'Sacred cows' hinder Hong Kong's land development policy
There are no sacred cows, the undersecretary for development wrote in a letter to this paper in apparent agreement with a column I recently wrote about the government's land development policy.
By that, I presume Eric Ma Siu-cheung meant it was open season on greenbelts and country parks. I am not sure I meant that at all.
In any case, it's not true that there are no "sacred cows" for our government. I wish it were the case, but there are at least two such "cows" it absolutely would not ever touch, even if it's in the overwhelming interest of the public: the land earmarked for indigenous villagers and the enormous land banks developers have amassed across the New Territories.
Actually, Ma's letter was part rebuttal and part clarification. I mentioned in my column brownfield sites, which I argued should be developed first before we even think about targeting greenbelts and country parks. They amount to an estimated 1,600 hectares. Ma said such sites were mostly for the medium-to-long term because they required "comprehensive planning, infrastructure upgrading and ... thorough discussions among our community". That's true, but the same problems are even more acute with most greenbelts and country parks, which are usually even more inaccessible and completely lack infrastructure. As for "community discussions", well, they are far more controversial than developing brownfields.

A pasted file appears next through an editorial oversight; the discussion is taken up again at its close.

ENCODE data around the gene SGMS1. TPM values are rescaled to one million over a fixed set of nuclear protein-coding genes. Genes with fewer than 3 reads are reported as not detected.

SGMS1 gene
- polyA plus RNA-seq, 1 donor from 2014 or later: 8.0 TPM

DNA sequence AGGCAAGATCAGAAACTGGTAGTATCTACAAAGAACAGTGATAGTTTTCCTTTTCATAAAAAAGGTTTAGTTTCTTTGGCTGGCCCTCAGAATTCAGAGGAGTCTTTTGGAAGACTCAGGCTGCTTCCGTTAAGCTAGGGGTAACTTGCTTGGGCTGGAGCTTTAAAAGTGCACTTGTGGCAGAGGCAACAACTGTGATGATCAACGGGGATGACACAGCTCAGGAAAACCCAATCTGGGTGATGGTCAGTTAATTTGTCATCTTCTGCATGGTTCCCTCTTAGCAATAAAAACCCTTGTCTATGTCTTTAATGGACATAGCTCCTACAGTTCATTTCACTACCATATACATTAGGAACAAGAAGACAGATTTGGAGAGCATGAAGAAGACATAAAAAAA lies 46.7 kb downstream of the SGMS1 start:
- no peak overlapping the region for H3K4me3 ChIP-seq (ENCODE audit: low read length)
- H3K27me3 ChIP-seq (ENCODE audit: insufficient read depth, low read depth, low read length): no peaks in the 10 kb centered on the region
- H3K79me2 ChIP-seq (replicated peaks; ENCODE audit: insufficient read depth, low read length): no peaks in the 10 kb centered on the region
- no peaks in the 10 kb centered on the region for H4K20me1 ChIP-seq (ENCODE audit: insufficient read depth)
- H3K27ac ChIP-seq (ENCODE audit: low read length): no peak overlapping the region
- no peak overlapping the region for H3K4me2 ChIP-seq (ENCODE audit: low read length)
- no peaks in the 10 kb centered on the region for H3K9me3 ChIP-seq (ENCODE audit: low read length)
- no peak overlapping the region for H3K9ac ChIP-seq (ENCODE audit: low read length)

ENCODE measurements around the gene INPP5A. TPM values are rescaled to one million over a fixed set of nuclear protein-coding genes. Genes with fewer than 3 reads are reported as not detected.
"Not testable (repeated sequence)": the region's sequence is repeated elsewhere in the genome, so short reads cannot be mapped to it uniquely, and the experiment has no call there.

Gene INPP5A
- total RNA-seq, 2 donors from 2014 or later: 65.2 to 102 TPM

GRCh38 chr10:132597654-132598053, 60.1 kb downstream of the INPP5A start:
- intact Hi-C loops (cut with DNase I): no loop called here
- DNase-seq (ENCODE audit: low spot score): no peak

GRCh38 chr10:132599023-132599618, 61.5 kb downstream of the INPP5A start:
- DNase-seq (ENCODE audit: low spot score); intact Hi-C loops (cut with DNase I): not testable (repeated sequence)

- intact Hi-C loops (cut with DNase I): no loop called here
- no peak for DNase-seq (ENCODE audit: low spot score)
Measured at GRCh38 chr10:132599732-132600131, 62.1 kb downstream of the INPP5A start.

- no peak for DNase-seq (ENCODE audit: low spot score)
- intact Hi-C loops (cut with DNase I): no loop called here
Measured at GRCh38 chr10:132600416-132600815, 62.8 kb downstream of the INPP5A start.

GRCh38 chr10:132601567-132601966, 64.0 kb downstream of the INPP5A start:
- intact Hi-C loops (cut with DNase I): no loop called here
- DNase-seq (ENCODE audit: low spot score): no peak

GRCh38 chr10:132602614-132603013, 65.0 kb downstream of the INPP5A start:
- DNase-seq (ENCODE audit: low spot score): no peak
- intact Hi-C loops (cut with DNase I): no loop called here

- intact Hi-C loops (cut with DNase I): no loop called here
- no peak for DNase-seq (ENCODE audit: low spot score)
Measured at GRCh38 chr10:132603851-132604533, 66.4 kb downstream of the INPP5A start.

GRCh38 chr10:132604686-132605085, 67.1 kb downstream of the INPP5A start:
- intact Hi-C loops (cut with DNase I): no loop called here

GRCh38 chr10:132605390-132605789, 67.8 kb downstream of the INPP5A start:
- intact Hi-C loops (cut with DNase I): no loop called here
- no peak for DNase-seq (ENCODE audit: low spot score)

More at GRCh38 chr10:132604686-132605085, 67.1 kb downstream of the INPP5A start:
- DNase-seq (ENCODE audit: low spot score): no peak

As at June 2012, the government had 391.5 hectares for residential and commercial development, 5.7 hectares for commercial development, and 167.7 hectares for industrial development.
Interestingly, it has more than 900 hectares reserved for "villagers" who have yet to make a claim on their indigenous right to build a small house on government land. How about ending this right that has frustrated town planning for almost half a century? Meanwhile, developers' land banks are sitting mostly idle. Henderson Land is the largest holder of agricultural land at 44.5 million sq ft.
Such developers pay no taxes or penalities for indefinitely sitting on idle land.
I have no sacred cows. The government unfortunately does, though it claims otherwise.